25 January 2017 ~ 0 Comments

## Network Backboning with Noisy Data

Networks are a fantastic tool for understanding an interconnected world. But, to paraphrase Spider Man, with networks’ expressive power come great headaches. Networks lure us in with their promise of clearly representing complex phenomena. However, once you start working with them, all you get is a tangled mess. This is because, most of the time, there’s noise in the data and/or there are too many connections: you need to weed out the spurious ones. The process of shaving the hairball by keeping only the significant connections — the red ones in the picture below —  is called “network backboning”. The network backbone represents the true relationships better and will play much nicer with other network algorithms. In this post, I describe a backboning method I developed with Frank Neffke, from the paper “Network Backboning with Noisy Data” accepted for publication in the International Conference on Data Engineering (the code implementing the most important backbone algorithms is available here).

Network backboning is as old as network analysis. The first solution to the problem was to keep edges according to their weight. If you want to connect people who read the same books, pairs who have few books in common are out. Serrano et al. pointed out that edge weight distributions can span many orders of magnitude — as shown in the figure below (left). Even with a small threshold, we are throwing away a lot of edges. This might not seem like a big deal — after all we’re in the business of making the network sparser — except that the weights are not distributed randomly. The weight of an edge is correlated with the weights of the edges sharing a node with it — as shown by the figure below (right). It is easy to see why: if you have a person who read only one book, all its edges can have at most weight one.

Their weights might be low in comparison with the rest of the network, but they are high for their nodes, given their propensity to connect weakly. Isolating too many nodes because we accidentally removed all their edges is a no-no, so Serrano and coauthors developed the Disparity Filter (DF): a technique to estimate the significance of one node’s connections given its typical edge weight, regardless of what the rest of the network says.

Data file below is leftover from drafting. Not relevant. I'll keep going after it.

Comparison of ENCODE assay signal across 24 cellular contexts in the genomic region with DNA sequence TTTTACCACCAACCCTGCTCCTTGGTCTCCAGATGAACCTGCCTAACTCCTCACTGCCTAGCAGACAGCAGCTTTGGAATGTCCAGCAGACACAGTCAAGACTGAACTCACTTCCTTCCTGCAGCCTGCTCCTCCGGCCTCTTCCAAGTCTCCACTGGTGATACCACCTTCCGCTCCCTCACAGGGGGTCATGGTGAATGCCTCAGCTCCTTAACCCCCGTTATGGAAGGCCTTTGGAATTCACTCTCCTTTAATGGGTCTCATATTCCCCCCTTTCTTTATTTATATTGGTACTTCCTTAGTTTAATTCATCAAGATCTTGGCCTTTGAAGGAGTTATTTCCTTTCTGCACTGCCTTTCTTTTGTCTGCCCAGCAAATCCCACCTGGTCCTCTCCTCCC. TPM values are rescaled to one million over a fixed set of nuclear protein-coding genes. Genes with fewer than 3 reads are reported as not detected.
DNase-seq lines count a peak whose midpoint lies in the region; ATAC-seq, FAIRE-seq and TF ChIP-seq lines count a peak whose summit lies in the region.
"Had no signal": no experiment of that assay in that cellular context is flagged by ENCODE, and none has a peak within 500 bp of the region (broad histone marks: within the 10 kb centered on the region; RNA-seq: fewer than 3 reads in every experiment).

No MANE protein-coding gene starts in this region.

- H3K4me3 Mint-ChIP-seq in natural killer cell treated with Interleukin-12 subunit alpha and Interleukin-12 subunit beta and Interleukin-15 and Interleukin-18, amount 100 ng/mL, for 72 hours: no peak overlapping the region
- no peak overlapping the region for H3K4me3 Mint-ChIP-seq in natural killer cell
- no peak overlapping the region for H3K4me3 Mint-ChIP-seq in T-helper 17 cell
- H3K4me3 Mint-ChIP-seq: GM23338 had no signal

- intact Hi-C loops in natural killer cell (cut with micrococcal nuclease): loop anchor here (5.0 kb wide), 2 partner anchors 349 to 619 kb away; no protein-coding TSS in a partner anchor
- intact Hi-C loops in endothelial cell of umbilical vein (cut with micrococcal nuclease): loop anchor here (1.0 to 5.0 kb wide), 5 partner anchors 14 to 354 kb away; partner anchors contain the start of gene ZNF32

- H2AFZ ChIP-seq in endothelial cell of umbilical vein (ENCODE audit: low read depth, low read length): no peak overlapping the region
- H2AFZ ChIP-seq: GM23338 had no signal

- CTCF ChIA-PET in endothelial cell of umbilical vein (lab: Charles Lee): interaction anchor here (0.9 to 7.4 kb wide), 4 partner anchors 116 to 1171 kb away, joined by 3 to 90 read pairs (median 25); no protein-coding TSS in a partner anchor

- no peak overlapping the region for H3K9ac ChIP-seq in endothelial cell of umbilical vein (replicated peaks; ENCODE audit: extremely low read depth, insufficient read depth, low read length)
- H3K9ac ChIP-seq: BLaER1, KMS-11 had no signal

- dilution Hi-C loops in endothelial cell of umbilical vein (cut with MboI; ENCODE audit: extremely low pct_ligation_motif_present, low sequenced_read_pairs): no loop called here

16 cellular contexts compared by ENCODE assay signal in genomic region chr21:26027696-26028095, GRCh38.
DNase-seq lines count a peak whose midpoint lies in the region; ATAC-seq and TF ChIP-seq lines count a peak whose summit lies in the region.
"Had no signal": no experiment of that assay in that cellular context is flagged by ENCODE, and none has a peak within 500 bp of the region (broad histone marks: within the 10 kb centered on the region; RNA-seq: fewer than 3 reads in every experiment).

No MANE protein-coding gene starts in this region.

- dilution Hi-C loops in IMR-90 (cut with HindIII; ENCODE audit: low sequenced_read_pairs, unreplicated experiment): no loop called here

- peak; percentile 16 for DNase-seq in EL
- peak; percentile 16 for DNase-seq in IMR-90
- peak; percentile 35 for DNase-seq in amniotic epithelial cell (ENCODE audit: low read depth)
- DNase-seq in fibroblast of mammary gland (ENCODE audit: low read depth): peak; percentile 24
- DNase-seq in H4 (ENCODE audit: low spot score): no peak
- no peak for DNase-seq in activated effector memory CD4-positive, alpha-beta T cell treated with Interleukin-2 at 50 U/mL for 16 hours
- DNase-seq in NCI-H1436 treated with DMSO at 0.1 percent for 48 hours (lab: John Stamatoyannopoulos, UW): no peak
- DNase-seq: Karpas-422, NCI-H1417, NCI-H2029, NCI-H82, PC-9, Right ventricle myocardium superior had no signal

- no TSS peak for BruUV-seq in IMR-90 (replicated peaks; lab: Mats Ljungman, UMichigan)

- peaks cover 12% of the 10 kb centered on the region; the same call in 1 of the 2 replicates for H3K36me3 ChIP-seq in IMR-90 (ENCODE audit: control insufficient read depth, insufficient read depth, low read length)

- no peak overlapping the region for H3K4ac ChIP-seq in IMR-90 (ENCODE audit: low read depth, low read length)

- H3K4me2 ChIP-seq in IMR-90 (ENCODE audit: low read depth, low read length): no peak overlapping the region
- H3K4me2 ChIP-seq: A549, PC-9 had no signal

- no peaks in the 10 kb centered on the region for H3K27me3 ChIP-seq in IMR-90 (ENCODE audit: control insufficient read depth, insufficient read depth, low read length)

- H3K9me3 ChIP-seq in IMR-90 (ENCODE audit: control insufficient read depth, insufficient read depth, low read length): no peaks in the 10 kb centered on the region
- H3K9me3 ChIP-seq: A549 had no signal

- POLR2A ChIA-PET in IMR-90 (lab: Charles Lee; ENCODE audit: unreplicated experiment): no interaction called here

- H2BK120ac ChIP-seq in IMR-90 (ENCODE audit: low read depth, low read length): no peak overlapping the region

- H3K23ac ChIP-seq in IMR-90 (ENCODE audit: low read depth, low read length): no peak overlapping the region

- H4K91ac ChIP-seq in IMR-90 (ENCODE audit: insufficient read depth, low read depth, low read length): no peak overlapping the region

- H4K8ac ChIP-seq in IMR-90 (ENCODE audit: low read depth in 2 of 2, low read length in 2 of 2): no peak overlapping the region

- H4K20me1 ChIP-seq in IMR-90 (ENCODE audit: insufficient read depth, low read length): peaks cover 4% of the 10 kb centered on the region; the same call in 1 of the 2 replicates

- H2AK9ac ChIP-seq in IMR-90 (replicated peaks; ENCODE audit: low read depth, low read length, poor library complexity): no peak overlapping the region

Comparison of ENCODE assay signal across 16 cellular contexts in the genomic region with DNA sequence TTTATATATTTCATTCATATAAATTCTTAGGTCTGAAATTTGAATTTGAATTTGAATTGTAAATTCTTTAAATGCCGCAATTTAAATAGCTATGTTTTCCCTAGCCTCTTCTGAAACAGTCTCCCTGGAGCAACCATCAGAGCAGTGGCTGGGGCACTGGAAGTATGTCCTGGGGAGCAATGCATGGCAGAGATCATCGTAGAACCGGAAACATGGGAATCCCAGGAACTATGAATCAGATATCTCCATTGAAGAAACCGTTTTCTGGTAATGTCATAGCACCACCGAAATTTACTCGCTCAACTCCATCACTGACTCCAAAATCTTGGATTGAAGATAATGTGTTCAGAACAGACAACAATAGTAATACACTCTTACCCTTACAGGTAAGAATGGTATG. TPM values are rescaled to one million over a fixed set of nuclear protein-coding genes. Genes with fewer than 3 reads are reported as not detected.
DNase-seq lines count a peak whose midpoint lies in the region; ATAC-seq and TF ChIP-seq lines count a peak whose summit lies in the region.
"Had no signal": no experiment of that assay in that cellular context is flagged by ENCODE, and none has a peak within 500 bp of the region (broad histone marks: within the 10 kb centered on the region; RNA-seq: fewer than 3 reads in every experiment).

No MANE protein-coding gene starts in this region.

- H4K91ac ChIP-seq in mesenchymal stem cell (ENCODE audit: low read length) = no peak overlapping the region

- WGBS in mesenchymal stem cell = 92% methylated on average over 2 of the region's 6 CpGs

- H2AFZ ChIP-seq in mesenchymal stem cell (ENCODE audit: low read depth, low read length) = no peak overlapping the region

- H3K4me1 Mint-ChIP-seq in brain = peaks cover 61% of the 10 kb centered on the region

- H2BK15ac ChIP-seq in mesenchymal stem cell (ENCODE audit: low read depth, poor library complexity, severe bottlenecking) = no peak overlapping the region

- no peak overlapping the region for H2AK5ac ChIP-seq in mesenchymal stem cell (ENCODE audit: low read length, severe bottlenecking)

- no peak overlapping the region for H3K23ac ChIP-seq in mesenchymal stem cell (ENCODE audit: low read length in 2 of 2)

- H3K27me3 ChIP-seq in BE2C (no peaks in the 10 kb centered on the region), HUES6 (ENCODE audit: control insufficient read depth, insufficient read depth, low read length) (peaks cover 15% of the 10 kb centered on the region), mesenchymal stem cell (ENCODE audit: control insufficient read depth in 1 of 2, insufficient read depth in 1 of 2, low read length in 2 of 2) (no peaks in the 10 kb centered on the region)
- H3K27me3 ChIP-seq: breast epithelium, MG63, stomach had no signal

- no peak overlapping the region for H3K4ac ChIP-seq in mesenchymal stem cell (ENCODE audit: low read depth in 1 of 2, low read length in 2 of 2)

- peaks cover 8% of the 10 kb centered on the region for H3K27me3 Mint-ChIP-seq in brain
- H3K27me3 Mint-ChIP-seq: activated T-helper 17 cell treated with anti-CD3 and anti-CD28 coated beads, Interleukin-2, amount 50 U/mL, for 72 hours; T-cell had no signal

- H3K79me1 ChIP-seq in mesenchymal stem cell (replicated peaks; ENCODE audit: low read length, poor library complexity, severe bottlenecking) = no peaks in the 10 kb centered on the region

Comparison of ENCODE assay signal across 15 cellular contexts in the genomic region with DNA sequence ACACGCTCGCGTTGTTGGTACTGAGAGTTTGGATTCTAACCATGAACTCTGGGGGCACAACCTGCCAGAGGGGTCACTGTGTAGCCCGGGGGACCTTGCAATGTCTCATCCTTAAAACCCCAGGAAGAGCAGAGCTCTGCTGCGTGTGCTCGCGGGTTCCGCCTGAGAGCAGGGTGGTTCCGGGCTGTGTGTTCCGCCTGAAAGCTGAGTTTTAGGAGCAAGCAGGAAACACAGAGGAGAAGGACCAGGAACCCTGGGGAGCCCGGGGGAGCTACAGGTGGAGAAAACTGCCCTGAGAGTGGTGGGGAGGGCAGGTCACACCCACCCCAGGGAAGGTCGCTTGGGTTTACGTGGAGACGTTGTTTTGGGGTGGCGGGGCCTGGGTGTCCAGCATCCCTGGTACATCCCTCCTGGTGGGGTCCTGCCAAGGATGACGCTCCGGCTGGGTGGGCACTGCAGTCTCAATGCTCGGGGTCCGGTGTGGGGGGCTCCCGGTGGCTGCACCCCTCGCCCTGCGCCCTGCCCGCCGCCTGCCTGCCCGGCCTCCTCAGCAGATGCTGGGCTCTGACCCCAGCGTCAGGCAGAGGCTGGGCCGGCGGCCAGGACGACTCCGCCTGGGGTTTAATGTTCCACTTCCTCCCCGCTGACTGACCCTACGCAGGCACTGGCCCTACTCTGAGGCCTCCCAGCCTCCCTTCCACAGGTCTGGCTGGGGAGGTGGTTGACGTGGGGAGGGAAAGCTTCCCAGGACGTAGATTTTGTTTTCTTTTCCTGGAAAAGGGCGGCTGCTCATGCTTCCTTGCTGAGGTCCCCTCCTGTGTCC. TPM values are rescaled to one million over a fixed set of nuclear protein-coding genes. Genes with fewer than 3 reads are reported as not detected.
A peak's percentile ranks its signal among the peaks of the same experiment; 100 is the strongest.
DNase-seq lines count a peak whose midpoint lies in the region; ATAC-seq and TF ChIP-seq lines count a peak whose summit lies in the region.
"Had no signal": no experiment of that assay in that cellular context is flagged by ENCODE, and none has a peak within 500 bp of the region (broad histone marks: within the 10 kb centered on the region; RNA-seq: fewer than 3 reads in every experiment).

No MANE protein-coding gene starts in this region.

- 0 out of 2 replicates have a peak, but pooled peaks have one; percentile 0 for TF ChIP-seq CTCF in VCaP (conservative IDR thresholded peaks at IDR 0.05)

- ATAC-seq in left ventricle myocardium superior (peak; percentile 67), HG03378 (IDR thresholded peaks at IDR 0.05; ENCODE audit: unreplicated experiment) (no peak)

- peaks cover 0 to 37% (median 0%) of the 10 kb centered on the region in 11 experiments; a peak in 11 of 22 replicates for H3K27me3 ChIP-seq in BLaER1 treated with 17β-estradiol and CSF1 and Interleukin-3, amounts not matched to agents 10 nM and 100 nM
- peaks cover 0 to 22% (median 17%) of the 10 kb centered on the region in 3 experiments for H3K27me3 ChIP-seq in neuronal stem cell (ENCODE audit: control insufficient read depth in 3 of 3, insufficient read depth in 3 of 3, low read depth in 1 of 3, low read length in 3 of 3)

This sounds great, but DF and other network backboning approaches make imprecise assumptions about the possibility of noise in our estimate of edge weights. In our book example, noise means that a user might have accidentally said that she read a book she didn’t, maybe because the titles were very similar. One thing DF gets wrong is that, when two nodes are not connected in the raw network data, it would say that measurement error is absent. This is likely incorrect, and it screams for a more accurate estimate of noise. I’m going to leave the gory math details in the paper, but the bottom line is that we used Bayes’ rule. The law allows us to answer the question: how surprising is the weight of this edge, given the weights of the two connected nodes? How much does it defy my expectation?

The expectation here can be thought of as an extraction without replacement, much like Bingo (which statisticians — notorious for being terrible at naming things — would call a “hypergeometric” one). Each reader gets to extract a given number of balls (n, the total number of books she read), drawing from a bin in which all balls are the other users. If a user read ten books, then there are ten balls representing her in the bin. This is a good way to have an expectation for zero edge weights (nodes that are not connected), because we can estimate the probability of never extracting a ball with a particular label.

I highlighted the words one and two, because they’re a helpful key to understand the practical difference between the approaches. Consider the toy example below. In it, each edge’s thickness is proportional to its weight. Both DF and our Noise Corrected backbone (NC) select the black edges: they’re thick and important. But they have different opinions about the blue and red edges. DF sees that nodes 2 and 3 have mostly weak connections, meaning their thick connection to node 1 stands out. So, DF keeps the blue edges and it drops the red edge. It only ever looks at one node at a time.

NC takes a different stance. It selects the red edge and drops the blue ones. Why? Because for NC what matters more is the collaboration between the two nodes. Sure, the blue connection is thicker than the red one. But node 1 always has strong connections, and its blue edges are actually particularly weak. On the other hand, node 3 usually has weak connections. Proportionally speaking, the red edge is more important for it, and so it gets saved.

To sum up, NC:

1. Refines our estimate of noise in the edge weights;
2. Sees an edge as the collaboration between two nodes rather that an event happening to one of them;
3. Uses a different model exploiting Bayes’ law to bake these aspects together.